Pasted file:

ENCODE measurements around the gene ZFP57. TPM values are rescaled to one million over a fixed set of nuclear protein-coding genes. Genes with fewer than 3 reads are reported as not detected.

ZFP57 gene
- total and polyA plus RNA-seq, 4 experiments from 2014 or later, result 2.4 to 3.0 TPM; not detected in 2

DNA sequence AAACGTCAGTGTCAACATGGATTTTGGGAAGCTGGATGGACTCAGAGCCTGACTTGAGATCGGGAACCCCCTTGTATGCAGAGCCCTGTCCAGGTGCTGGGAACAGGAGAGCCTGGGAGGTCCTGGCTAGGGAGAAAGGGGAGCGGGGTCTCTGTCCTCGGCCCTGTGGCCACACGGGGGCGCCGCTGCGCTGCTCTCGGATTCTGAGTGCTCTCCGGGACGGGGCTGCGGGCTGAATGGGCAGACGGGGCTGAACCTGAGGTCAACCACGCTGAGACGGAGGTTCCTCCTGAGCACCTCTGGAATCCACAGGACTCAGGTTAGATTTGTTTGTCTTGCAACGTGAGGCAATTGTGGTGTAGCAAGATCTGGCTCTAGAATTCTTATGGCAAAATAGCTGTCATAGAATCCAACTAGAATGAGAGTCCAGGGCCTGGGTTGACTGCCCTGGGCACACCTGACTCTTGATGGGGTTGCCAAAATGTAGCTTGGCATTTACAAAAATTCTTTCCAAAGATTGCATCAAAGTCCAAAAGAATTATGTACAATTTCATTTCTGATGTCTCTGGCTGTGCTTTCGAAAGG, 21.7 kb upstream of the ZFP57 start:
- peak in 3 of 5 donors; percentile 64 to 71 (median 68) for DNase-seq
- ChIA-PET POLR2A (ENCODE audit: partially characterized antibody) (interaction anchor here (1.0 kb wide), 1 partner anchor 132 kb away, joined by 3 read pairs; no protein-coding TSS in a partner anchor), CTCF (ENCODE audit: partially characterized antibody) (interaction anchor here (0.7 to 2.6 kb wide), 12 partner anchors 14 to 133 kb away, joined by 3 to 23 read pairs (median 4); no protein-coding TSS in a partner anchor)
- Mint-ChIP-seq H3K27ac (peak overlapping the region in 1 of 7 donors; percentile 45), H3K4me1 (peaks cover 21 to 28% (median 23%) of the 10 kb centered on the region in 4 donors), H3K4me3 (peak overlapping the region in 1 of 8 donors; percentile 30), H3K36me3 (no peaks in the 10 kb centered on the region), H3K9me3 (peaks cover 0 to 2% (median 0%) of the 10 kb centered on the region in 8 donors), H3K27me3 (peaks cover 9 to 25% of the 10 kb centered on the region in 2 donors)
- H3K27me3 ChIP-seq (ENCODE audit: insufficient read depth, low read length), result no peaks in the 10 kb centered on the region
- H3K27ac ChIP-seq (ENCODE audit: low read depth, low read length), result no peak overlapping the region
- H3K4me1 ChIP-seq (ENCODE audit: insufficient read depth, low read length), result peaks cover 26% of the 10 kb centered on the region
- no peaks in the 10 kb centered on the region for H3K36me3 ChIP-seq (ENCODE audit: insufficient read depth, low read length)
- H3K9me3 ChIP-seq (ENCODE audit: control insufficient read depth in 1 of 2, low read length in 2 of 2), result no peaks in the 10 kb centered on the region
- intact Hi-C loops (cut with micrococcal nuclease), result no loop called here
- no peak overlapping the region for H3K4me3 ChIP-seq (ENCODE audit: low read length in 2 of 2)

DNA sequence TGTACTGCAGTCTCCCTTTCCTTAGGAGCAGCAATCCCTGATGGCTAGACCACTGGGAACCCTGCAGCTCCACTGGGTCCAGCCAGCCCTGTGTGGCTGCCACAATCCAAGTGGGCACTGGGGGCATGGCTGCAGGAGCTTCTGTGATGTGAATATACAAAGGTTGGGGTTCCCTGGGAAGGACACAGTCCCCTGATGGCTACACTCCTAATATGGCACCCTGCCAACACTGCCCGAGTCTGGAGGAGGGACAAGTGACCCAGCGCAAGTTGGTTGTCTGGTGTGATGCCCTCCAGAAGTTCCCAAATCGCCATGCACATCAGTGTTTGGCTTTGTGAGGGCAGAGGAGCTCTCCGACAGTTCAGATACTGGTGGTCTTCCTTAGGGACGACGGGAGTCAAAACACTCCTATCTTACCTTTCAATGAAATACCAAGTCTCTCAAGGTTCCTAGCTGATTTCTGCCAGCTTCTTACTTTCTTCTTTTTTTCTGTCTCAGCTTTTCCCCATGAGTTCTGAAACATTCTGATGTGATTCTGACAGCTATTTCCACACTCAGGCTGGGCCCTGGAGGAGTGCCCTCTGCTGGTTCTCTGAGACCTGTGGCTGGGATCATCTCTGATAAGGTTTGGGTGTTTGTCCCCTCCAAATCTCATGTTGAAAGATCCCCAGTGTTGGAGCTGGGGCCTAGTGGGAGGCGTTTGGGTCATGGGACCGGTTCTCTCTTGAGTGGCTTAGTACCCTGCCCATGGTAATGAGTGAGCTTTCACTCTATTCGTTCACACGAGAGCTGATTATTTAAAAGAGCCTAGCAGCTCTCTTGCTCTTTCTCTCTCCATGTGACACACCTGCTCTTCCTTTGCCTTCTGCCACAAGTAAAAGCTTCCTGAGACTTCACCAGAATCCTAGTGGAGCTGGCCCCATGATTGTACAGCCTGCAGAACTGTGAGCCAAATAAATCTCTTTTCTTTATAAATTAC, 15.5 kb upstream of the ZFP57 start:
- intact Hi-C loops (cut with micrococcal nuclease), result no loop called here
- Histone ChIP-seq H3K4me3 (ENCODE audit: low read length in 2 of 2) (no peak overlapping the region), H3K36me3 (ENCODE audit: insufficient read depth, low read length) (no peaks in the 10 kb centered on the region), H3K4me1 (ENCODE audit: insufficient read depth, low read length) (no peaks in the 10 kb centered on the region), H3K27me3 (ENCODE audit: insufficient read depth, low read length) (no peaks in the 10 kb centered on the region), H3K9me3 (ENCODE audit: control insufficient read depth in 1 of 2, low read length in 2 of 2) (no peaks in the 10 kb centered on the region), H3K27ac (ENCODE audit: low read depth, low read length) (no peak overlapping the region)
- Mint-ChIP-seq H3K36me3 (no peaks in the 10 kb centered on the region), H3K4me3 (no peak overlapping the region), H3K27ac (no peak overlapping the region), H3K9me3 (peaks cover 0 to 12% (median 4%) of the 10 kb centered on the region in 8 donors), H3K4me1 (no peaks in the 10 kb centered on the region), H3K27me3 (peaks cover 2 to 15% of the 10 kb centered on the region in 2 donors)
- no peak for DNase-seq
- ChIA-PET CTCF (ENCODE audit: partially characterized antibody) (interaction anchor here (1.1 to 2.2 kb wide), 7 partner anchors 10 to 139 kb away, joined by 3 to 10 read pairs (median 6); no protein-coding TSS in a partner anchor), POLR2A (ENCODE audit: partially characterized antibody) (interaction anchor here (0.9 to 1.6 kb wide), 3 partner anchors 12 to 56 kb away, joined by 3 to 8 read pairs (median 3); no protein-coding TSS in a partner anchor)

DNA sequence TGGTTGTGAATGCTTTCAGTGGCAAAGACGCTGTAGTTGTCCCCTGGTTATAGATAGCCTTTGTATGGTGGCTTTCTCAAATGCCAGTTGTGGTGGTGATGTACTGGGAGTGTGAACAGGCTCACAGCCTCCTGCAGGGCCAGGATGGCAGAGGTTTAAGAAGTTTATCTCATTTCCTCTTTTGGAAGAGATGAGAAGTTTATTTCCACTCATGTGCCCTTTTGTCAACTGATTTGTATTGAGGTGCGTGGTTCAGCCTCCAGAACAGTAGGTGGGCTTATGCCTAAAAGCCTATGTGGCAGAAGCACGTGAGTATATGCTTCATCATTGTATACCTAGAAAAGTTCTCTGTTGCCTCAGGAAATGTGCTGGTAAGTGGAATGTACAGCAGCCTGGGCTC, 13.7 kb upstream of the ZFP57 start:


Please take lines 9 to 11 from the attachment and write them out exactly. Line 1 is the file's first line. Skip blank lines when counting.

- H3K27ac ChIP-seq (ENCODE audit: low read depth, low read length), result no peak overlapping the region
- H3K4me1 ChIP-seq (ENCODE audit: insufficient read depth, low read length), result peaks cover 26% of the 10 kb centered on the region
- no peaks in the 10 kb centered on the region for H3K36me3 ChIP-seq (ENCODE audit: insufficient read depth, low read length)